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FBI Suspected Steele Dossier Claims Were Russian Disinformation

Senate Judiciary Committee chairman Lindsey Graham holds a copy of an intelligence report on the Steele dossier on Capitol Hill, December 11, 2019. (Erin Scott/Reuters)

Four footnotes in the Inspector General report on the FBI’s Russia investigation, which were partially declassified on Friday, indicate that the FBI suspected that portions of the Steele dossier contained Russian disinformation as early as 2017.

FBI officials had also expressed concerns about former British spy Christopher Steele’s ties to Russian oligarchs as early as 2015, but those concerns were never relayed to the team that investigated the Trump campaign. The Steele dossier eventually played a “central role” in the FBI’s application to the FISA court to surveil Trump campaign aide Carter Page despite its dubious origins.

Steele had “frequent contacts with representatives for multiple Russian oligarchs, [and] we identified reporting the Crossfire Hurricane team received from (redacted) indicating the potential for Russian disinformation influencing Steele’s election reporting,” reads footnote 350. “The [redacted] stated that it did not have high confidence in this subset of Steele’s reporting and assessed that the referenced subset was part of a Russian disinformation campaign to denigrate US foreign relations.”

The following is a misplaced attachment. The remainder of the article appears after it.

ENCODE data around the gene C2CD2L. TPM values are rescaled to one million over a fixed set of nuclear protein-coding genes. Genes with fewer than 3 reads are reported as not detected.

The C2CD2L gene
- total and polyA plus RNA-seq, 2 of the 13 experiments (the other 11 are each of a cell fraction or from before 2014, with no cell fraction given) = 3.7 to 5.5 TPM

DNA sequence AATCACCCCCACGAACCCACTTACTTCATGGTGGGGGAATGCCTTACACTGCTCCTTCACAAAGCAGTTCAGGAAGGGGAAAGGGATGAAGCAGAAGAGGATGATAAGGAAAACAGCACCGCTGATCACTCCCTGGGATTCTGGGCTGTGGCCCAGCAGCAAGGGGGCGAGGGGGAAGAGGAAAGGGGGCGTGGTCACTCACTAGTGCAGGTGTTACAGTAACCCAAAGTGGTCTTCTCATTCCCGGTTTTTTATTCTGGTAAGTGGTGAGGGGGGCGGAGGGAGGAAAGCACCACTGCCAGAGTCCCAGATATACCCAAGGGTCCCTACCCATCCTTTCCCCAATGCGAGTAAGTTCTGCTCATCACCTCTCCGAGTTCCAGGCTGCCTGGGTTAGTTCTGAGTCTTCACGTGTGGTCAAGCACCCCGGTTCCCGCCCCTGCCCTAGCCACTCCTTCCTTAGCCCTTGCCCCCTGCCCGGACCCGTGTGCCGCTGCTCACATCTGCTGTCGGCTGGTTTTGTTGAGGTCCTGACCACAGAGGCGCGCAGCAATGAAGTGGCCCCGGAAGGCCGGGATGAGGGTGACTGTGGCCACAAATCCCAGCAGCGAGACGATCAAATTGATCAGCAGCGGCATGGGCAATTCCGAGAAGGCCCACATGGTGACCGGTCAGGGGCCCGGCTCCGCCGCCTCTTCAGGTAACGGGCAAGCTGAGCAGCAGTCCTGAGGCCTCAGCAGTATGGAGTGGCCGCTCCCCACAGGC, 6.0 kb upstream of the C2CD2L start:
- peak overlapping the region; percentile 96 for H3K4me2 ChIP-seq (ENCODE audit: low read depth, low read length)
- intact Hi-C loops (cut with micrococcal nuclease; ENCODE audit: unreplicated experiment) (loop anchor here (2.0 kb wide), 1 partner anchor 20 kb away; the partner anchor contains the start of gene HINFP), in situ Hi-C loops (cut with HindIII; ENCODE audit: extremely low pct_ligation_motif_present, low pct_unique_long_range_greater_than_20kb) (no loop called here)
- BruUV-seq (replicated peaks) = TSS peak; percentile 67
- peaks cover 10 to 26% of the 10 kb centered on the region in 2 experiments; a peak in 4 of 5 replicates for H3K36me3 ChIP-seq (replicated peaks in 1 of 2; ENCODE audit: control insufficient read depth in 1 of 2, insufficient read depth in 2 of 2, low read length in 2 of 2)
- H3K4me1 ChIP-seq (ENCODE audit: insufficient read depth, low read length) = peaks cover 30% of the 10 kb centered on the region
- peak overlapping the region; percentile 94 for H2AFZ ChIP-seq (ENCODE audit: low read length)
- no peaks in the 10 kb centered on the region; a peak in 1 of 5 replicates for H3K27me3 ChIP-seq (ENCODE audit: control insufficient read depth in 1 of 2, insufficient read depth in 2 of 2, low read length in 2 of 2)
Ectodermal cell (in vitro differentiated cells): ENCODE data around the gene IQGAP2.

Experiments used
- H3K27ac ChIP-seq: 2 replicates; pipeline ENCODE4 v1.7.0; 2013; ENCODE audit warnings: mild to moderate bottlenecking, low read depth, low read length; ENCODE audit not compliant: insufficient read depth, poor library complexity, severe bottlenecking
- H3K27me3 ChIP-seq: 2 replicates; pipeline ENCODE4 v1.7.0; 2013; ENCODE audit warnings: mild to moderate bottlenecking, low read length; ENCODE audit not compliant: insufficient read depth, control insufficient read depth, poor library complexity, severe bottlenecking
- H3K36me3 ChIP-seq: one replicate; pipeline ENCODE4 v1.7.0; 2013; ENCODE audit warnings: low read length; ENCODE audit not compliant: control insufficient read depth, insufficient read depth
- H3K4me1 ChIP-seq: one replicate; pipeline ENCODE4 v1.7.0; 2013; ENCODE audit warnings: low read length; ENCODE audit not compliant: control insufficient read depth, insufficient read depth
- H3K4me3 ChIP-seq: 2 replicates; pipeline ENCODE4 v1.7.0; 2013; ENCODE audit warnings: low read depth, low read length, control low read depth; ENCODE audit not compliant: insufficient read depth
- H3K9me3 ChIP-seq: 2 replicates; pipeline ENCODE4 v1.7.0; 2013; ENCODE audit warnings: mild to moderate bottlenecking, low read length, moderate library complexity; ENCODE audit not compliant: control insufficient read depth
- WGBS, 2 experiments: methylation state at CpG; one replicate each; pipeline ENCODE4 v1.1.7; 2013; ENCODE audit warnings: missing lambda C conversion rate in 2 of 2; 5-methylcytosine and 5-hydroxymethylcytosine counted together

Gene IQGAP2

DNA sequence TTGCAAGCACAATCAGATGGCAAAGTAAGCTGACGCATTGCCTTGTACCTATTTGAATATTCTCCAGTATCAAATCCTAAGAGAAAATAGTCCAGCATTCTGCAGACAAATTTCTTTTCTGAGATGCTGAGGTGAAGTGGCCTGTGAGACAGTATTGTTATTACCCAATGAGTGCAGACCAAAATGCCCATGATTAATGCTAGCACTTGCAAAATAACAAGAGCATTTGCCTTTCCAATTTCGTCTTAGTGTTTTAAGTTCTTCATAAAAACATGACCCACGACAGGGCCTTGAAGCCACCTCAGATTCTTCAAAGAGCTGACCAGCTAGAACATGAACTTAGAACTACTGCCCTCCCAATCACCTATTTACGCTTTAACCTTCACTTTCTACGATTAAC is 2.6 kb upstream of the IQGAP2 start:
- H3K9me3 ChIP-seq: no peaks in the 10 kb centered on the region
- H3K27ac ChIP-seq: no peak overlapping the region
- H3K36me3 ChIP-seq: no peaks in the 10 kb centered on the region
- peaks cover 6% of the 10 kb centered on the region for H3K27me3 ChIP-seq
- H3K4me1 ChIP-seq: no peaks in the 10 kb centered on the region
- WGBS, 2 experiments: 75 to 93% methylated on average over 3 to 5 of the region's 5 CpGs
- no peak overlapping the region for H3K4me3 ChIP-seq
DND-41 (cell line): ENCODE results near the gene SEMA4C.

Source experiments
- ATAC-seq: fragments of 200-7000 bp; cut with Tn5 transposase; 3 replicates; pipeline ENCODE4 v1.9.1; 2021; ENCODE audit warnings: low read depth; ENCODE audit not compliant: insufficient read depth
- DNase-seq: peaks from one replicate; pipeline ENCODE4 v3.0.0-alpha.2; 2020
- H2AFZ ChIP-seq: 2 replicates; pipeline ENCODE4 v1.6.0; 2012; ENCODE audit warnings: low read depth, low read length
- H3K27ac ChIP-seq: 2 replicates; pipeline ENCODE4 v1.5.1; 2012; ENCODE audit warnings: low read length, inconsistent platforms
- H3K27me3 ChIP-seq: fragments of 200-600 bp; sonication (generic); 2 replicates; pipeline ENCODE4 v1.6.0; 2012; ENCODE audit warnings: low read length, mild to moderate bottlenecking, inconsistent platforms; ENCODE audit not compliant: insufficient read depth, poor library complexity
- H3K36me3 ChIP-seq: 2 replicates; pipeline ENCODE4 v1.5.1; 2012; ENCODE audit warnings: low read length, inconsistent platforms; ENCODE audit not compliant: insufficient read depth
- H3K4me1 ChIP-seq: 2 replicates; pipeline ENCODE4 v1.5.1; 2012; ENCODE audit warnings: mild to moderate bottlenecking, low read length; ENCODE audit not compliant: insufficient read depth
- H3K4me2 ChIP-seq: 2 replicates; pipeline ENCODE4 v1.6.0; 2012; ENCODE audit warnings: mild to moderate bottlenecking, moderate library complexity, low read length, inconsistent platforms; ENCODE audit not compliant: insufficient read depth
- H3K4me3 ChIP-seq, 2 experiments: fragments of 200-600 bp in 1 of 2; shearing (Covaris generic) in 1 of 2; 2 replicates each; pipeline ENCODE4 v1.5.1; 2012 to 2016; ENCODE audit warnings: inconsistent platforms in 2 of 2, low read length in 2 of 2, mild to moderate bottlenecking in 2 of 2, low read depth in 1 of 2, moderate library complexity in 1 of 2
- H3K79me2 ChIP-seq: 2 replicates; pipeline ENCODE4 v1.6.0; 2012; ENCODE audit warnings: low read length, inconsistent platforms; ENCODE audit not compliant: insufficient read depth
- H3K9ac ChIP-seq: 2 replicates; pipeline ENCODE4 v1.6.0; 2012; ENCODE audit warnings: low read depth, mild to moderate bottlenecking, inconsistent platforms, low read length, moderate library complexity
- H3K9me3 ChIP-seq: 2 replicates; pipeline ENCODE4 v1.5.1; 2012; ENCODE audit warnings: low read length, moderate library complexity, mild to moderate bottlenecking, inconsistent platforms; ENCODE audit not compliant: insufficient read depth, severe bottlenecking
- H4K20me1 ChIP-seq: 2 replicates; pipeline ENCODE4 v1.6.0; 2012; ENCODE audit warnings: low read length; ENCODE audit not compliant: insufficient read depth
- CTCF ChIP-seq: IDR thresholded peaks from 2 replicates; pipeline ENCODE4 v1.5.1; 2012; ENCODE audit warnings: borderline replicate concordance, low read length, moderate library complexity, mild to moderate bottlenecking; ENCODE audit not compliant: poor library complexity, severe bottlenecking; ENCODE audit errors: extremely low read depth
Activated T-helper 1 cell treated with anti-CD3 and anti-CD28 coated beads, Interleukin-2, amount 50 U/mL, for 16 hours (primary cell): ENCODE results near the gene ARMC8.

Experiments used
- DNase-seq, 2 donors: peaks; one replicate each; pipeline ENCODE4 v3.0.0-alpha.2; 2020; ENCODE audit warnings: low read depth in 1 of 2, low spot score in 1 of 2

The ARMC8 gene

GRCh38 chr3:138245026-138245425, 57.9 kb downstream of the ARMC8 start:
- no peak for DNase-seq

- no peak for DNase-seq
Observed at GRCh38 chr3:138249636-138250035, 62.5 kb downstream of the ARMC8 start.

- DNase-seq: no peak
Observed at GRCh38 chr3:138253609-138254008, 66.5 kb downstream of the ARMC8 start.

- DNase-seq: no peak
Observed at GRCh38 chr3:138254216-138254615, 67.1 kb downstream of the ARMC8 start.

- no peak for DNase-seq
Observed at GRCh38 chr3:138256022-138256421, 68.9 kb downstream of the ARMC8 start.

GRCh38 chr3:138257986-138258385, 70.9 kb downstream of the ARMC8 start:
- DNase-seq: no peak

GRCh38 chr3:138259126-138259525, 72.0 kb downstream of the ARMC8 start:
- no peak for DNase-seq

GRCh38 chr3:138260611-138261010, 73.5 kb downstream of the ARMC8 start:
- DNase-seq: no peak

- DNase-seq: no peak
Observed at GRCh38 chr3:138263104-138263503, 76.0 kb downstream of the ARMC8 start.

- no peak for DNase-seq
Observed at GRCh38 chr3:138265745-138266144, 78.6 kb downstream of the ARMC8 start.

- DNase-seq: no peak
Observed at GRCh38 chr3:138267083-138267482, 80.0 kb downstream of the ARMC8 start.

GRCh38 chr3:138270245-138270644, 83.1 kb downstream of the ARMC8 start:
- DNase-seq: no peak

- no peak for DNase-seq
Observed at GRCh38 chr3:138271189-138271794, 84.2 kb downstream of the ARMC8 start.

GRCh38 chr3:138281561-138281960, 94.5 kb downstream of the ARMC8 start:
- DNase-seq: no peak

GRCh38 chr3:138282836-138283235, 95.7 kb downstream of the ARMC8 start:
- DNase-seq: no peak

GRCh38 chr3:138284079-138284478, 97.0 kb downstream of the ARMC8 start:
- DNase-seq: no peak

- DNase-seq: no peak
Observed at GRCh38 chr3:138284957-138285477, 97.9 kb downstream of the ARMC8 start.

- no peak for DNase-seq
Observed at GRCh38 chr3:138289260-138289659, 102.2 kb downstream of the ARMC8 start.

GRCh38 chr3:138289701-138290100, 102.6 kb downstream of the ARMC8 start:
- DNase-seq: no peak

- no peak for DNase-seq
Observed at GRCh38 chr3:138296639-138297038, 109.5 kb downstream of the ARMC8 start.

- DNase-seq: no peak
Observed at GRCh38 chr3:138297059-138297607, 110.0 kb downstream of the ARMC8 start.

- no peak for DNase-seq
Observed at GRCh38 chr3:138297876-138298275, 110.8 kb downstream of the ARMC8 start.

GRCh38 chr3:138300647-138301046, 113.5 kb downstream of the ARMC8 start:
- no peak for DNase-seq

The same footnote casts doubt on allegations that the Russian government had blackmailed President Trump by allegedly compiling video footage of him with prostitutes during a visit to Moscow in 2013.

“A [redacted] report dated [redacted] 2017, contained information about an individual with reported connections to Trump and Russia who claimed that the public reporting about the details of Trump’s activities in Moscow during a trip in 2013 were false, and that they were the product of [the Russian Intelligence Service] ‘infiltrat[ing] a source into the network'” that compiled the dossier, the footnote states.

The footnotes also show that the FBI concluded that Russian intelligence planted the allegation that Trump’s lawyer Michael Cohen had met with Russian officials in 2016, and that a Russian intelligence source had penetrated the network of information sources used for the dossier. While the footnotes indicate that the FBI knew of the possible Russian disinformation in 2017, the agency was aware as early as 2015 of Steele’s problematic connections to Russian oligarchs.

“It’s ironic that the Russian collusion narrative was fatally flawed because of Russian disinformation,” Senators Ron Johnson (R., Wisc.) and Chuck Grassley (R., Iowa), both of whom had pushed for declassification of the footnotes, said in a statement. “These footnotes confirm that there was a direct Russian disinformation campaign in 2016, and there were ties between Russian intelligence and a presidential campaign – the Clinton campaign, not Trump’s.”

The Steele dossier was compiled as opposition research for the Hillary Clinton presidential campaign in 2016. The campaign hired Fusion GPS, which contracted Steele’s team in June 2016.

Send a tip to the news team at NR.

Zachary Evans is a news writer for National Review Online. He is a veteran of the Israeli Defense Forces and a trained violist.

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